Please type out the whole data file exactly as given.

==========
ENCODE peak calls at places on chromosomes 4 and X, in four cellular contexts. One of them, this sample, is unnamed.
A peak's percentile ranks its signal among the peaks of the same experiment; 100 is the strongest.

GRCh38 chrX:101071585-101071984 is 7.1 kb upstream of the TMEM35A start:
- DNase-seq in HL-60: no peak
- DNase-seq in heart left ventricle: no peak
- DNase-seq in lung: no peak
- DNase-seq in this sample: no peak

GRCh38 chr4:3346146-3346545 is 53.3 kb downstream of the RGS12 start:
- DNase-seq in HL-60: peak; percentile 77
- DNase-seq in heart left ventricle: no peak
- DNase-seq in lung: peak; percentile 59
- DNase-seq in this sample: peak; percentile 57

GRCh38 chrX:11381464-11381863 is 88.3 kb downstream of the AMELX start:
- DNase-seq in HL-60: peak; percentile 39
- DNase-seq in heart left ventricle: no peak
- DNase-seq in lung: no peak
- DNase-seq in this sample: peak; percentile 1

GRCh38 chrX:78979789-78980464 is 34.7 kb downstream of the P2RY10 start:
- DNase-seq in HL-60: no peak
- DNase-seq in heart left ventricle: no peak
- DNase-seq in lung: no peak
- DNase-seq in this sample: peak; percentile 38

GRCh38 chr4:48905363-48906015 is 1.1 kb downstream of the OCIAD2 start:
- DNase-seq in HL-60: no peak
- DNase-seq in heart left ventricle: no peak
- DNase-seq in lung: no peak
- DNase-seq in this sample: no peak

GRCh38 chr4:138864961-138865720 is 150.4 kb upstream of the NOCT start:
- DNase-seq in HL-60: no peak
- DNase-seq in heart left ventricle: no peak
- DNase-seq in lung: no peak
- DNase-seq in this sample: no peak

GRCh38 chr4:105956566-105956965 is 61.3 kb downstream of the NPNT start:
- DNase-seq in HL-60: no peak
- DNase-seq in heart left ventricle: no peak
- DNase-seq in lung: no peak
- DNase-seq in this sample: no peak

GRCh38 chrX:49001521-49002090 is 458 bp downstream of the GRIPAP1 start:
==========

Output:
ENCODE peak calls at places on chromosomes 4 and X, in four cellular contexts. One of them, this sample, is unnamed.
A peak's percentile ranks its signal among the peaks of the same experiment; 100 is the strongest.

GRCh38 chrX:101071585-101071984 is 7.1 kb upstream of the TMEM35A start:
- DNase-seq in HL-60: no peak
- DNase-seq in heart left ventricle: no peak
- DNase-seq in lung: no peak
- DNase-seq in this sample: no peak

GRCh38 chr4:3346146-3346545 is 53.3 kb downstream of the RGS12 start:
- DNase-seq in HL-60: peak; percentile 77
- DNase-seq in heart left ventricle: no peak
- DNase-seq in lung: peak; percentile 59
- DNase-seq in this sample: peak; percentile 57

GRCh38 chrX:11381464-11381863 is 88.3 kb downstream of the AMELX start:
- DNase-seq in HL-60: peak; percentile 39
- DNase-seq in heart left ventricle: no peak
- DNase-seq in lung: no peak
- DNase-seq in this sample: peak; percentile 1

GRCh38 chrX:78979789-78980464 is 34.7 kb downstream of the P2RY10 start:
- DNase-seq in HL-60: no peak
- DNase-seq in heart left ventricle: no peak
- DNase-seq in lung: no peak
- DNase-seq in this sample: peak; percentile 38

GRCh38 chr4:48905363-48906015 is 1.1 kb downstream of the OCIAD2 start:
- DNase-seq in HL-60: no peak
- DNase-seq in heart left ventricle: no peak
- DNase-seq in lung: no peak
- DNase-seq in this sample: no peak

GRCh38 chr4:138864961-138865720 is 150.4 kb upstream of the NOCT start:
- DNase-seq in HL-60: no peak
- DNase-seq in heart left ventricle: no peak
- DNase-seq in lung: no peak
- DNase-seq in this sample: no peak

GRCh38 chr4:105956566-105956965 is 61.3 kb downstream of the NPNT start:
- DNase-seq in HL-60: no peak
- DNase-seq in heart left ventricle: no peak
- DNase-seq in lung: no peak
- DNase-seq in this sample: no peak

GRCh38 chrX:49001521-49002090 is 458 bp downstream of the GRIPAP1 start: